Well no one even needed a trip to A&E for a tetanus jab, so clearly "mauled" is a little OTT.
As has been said above, if they had time to wait for armed officers, they had time to wait for a dog handler.
When I tried it, I purposely attempted to visit an infected site to see what would happen. First, the bad sites were immediately flagged as bad in Google results - the good sites took a few seconds to be checked. This would indicate that the bad sites get added to a database and then ignored for a bit, while the good sites have to suffer continuous scans.
Then, when I clicked a link to a bad site, I saw an AVG page warning me that, if I attempted to visit the site without adequate security software, "Such as AVG", then I was leaving myself at risk of infection. Umm...hang on. Clearly I *have* adequate security software - that's what's warning me, after all. So where's the benefit of pre-scanning?
Since we all accept that visiting certain websites can be a security risk, how exactly is my security helped when the very software that's supposed to be protecting me is visiting all these sites on my behalf?
If a vulnerability in the scanning engine were discovered, a user wouldn't even need to visit an affected site to be infected. From their site: "AVG scans every Web link you come across, whether in e-mails, documents or instant messages, no matter the source, before you open them to ensure you are protected in advance 100% of the time." - so it would be enough for someone to send you a link in email or IM for you to be attacked.
Not just search results...
From their blurb: AVG scans every Web link you come across, whether in e-mails, documents or instant messages, no matter the source, before you open them to ensure you are protected in advance 100% of the time.
So it seems like it's more than just your search results that get scanned. You just only get told about it when it's search results.
Actually, my company requires all home users to have a static IP so that they can access our network. If they're not accessing from their home connection, they're denied access to the VPN. I'm sure we're not alone in this.
The bad guys seem to get a break...
Not wanting to criticise without trying, I've downloaded this and done a little checking. Sure enough, on a typical google search, you get a little AJAX-looking progress circle next to each link - these gradually turn to green ticks after a few seconds, and yes, this also happens on sponsored links.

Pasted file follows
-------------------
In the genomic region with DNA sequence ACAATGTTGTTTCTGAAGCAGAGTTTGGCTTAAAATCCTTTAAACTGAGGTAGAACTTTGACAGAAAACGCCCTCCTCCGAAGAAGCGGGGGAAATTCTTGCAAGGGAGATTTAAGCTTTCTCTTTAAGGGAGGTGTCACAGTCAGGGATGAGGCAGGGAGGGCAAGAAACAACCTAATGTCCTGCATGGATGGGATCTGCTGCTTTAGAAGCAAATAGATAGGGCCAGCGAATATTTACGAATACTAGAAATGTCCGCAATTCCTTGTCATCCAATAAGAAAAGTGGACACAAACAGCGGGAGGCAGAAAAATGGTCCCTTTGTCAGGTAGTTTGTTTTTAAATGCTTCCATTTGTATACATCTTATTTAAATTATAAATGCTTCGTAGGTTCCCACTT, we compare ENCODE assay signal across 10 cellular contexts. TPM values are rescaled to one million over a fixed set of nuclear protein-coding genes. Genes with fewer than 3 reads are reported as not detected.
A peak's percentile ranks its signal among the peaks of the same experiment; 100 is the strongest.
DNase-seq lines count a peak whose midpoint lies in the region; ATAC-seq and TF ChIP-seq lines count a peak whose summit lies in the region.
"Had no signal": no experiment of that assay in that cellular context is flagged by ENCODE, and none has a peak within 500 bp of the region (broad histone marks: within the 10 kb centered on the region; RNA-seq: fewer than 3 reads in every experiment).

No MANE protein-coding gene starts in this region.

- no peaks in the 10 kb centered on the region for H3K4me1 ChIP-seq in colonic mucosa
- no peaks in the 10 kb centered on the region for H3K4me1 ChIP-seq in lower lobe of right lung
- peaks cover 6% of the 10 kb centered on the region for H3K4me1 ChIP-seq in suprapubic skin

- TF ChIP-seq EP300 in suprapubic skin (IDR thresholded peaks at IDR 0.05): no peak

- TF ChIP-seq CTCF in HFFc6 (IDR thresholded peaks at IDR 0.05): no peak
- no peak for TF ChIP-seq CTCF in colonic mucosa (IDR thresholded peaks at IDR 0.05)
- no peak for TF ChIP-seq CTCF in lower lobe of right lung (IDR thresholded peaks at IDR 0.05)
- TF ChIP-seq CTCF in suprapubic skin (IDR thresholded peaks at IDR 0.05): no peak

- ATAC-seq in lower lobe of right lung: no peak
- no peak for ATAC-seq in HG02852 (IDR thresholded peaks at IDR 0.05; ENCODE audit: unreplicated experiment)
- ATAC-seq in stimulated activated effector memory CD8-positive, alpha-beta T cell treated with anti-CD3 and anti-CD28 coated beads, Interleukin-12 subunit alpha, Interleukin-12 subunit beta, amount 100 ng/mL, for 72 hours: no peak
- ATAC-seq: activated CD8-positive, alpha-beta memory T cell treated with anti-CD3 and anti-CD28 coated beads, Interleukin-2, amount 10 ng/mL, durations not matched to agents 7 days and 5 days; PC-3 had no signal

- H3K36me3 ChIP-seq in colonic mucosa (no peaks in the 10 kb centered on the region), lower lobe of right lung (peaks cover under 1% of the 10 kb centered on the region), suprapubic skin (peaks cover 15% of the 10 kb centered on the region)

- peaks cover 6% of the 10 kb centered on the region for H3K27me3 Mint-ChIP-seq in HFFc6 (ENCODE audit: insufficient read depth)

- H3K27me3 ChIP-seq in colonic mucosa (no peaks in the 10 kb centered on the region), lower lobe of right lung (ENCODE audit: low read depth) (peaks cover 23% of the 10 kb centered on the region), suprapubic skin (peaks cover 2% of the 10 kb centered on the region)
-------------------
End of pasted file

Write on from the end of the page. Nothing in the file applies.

However, do a search for the stuff that's likely to host malware - in my case, i chose the word "warez" - and only a few entries show the AJAX progress circle. All the bad ones immediately have a big red cross next to them. Combined with the fact that, during installation, AVG asks for permission to update Grisoft with information about the threat levels of sites you visit, and the logical conclusion is that Grisoft are maintaining a database of known bad sites, and is using its userbase to do the data mining for them.
Unfortunately, it seems that while they gave the bad guys a bandwidth break by blacklisting them for some unknown period of time, the good guys get scanned every time. Which seems to me like a very poor scenario indeed.
My approach to dealing with this is to cancel my Adwords account, and advise Google of my reasons for doing so. If enough advertisers hit Google in the pocket, I suspect they'll look at addressing this on behalf of *their* customers.
On the plus side
I run a small site, and this could be useful to give me an idea of what search strings my site is making the front page for, without getting clicks. OK, it might change my web analytics as I use it now, but I can adapt.
My response to their 'letter'
"In relation to your claim that your computer was hacked into, we regret that the security of your computer is not our concern. It is your responsibility to ensure that your computer is protected at all times."
I appreciate that the security of my computer is not your concern. Irresponsible though it may be, it is not unlawful to have an (unpatched computer/open wifi network/insert excuse here). I am able to provide evidence to back up my situation, and I am confident that, on the balance of probabilities (the level of proof required for civil cases), I can show that the actions you suggest were not carried out by me, and that I have no liability to your client.
In answer to your request for compensation, I refer you to the case of Arkell v Pressdram.